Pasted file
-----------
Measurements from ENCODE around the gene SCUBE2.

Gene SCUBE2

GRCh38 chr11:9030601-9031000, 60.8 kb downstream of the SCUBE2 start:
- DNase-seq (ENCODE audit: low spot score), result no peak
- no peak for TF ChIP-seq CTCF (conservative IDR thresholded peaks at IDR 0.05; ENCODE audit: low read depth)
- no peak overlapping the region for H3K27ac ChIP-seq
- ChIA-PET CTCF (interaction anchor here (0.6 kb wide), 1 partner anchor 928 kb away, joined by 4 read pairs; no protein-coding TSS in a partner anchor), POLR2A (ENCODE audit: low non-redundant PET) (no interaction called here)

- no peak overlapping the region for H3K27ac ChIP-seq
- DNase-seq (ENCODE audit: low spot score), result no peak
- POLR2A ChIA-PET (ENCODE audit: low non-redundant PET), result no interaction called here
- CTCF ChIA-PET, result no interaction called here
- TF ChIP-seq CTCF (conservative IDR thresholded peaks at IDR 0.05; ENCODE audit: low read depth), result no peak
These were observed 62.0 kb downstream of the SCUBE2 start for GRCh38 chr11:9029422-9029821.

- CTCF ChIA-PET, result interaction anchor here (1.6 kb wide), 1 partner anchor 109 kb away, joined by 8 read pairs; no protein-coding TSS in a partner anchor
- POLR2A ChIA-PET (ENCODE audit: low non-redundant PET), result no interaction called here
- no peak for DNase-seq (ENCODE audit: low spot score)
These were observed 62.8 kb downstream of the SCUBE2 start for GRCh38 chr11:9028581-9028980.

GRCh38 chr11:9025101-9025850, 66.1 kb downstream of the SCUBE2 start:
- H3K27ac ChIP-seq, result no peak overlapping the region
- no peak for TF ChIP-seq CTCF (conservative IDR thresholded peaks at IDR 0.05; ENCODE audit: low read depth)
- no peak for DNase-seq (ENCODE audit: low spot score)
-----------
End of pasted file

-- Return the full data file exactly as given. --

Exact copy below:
Measurements from ENCODE around the gene SCUBE2.

Gene SCUBE2

GRCh38 chr11:9030601-9031000, 60.8 kb downstream of the SCUBE2 start:
- DNase-seq (ENCODE audit: low spot score), result no peak
- no peak for TF ChIP-seq CTCF (conservative IDR thresholded peaks at IDR 0.05; ENCODE audit: low read depth)
- no peak overlapping the region for H3K27ac ChIP-seq
- ChIA-PET CTCF (interaction anchor here (0.6 kb wide), 1 partner anchor 928 kb away, joined by 4 read pairs; no protein-coding TSS in a partner anchor), POLR2A (ENCODE audit: low non-redundant PET) (no interaction called here)

- no peak overlapping the region for H3K27ac ChIP-seq
- DNase-seq (ENCODE audit: low spot score), result no peak
- POLR2A ChIA-PET (ENCODE audit: low non-redundant PET), result no interaction called here
- CTCF ChIA-PET, result no interaction called here
- TF ChIP-seq CTCF (conservative IDR thresholded peaks at IDR 0.05; ENCODE audit: low read depth), result no peak
These were observed 62.0 kb downstream of the SCUBE2 start for GRCh38 chr11:9029422-9029821.

- CTCF ChIA-PET, result interaction anchor here (1.6 kb wide), 1 partner anchor 109 kb away, joined by 8 read pairs; no protein-coding TSS in a partner anchor
- POLR2A ChIA-PET (ENCODE audit: low non-redundant PET), result no interaction called here
- no peak for DNase-seq (ENCODE audit: low spot score)
These were observed 62.8 kb downstream of the SCUBE2 start for GRCh38 chr11:9028581-9028980.

GRCh38 chr11:9025101-9025850, 66.1 kb downstream of the SCUBE2 start:
- H3K27ac ChIP-seq, result no peak overlapping the region
- no peak for TF ChIP-seq CTCF (conservative IDR thresholded peaks at IDR 0.05; ENCODE audit: low read depth)
- no peak for DNase-seq (ENCODE audit: low spot score)